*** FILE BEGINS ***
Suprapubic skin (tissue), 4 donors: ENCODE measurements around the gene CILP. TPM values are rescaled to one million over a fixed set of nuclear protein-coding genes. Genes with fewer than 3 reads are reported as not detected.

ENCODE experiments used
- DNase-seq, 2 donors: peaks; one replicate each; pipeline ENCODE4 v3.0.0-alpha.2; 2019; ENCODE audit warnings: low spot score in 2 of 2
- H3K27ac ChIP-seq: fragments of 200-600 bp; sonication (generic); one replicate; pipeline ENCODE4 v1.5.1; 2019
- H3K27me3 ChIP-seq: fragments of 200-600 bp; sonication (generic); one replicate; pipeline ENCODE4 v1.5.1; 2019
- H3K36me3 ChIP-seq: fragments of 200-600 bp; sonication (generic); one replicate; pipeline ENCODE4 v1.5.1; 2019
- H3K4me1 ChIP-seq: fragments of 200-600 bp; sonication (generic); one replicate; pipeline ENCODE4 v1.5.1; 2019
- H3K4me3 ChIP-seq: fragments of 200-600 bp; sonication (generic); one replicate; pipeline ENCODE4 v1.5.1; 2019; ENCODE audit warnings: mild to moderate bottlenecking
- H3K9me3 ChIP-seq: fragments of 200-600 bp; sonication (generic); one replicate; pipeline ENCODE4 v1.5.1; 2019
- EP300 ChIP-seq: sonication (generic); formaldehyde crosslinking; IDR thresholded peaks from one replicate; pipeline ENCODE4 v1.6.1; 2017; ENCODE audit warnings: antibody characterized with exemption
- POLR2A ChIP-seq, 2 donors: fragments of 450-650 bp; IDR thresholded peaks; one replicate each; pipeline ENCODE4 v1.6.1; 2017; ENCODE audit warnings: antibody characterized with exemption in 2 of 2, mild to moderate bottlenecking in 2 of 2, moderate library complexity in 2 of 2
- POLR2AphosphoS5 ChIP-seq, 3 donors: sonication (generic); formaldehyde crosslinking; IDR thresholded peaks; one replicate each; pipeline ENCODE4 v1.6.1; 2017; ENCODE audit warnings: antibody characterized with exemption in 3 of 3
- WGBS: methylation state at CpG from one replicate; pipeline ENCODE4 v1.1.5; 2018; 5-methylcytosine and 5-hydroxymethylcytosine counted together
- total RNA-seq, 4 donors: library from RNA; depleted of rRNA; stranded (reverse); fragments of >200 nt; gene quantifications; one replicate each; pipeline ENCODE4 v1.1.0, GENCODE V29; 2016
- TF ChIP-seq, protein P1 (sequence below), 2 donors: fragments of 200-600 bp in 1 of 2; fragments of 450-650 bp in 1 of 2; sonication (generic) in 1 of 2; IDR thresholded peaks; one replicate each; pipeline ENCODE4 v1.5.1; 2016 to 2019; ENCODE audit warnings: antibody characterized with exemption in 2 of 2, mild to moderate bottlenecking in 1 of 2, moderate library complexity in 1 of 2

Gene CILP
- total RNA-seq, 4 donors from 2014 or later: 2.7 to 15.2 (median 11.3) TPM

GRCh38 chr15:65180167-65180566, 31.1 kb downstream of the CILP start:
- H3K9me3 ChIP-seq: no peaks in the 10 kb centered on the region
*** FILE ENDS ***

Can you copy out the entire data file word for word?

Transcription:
Suprapubic skin (tissue), 4 donors: ENCODE measurements around the gene CILP. TPM values are rescaled to one million over a fixed set of nuclear protein-coding genes. Genes with fewer than 3 reads are reported as not detected.

ENCODE experiments used
- DNase-seq, 2 donors: peaks; one replicate each; pipeline ENCODE4 v3.0.0-alpha.2; 2019; ENCODE audit warnings: low spot score in 2 of 2
- H3K27ac ChIP-seq: fragments of 200-600 bp; sonication (generic); one replicate; pipeline ENCODE4 v1.5.1; 2019
- H3K27me3 ChIP-seq: fragments of 200-600 bp; sonication (generic); one replicate; pipeline ENCODE4 v1.5.1; 2019
- H3K36me3 ChIP-seq: fragments of 200-600 bp; sonication (generic); one replicate; pipeline ENCODE4 v1.5.1; 2019
- H3K4me1 ChIP-seq: fragments of 200-600 bp; sonication (generic); one replicate; pipeline ENCODE4 v1.5.1; 2019
- H3K4me3 ChIP-seq: fragments of 200-600 bp; sonication (generic); one replicate; pipeline ENCODE4 v1.5.1; 2019; ENCODE audit warnings: mild to moderate bottlenecking
- H3K9me3 ChIP-seq: fragments of 200-600 bp; sonication (generic); one replicate; pipeline ENCODE4 v1.5.1; 2019
- EP300 ChIP-seq: sonication (generic); formaldehyde crosslinking; IDR thresholded peaks from one replicate; pipeline ENCODE4 v1.6.1; 2017; ENCODE audit warnings: antibody characterized with exemption
- POLR2A ChIP-seq, 2 donors: fragments of 450-650 bp; IDR thresholded peaks; one replicate each; pipeline ENCODE4 v1.6.1; 2017; ENCODE audit warnings: antibody characterized with exemption in 2 of 2, mild to moderate bottlenecking in 2 of 2, moderate library complexity in 2 of 2
- POLR2AphosphoS5 ChIP-seq, 3 donors: sonication (generic); formaldehyde crosslinking; IDR thresholded peaks; one replicate each; pipeline ENCODE4 v1.6.1; 2017; ENCODE audit warnings: antibody characterized with exemption in 3 of 3
- WGBS: methylation state at CpG from one replicate; pipeline ENCODE4 v1.1.5; 2018; 5-methylcytosine and 5-hydroxymethylcytosine counted together
- total RNA-seq, 4 donors: library from RNA; depleted of rRNA; stranded (reverse); fragments of >200 nt; gene quantifications; one replicate each; pipeline ENCODE4 v1.1.0, GENCODE V29; 2016
- TF ChIP-seq, protein P1 (sequence below), 2 donors: fragments of 200-600 bp in 1 of 2; fragments of 450-650 bp in 1 of 2; sonication (generic) in 1 of 2; IDR thresholded peaks; one replicate each; pipeline ENCODE4 v1.5.1; 2016 to 2019; ENCODE audit warnings: antibody characterized with exemption in 2 of 2, mild to moderate bottlenecking in 1 of 2, moderate library complexity in 1 of 2

Gene CILP
- total RNA-seq, 4 donors from 2014 or later: 2.7 to 15.2 (median 11.3) TPM

GRCh38 chr15:65180167-65180566, 31.1 kb downstream of the CILP start:
- H3K9me3 ChIP-seq: no peaks in the 10 kb centered on the region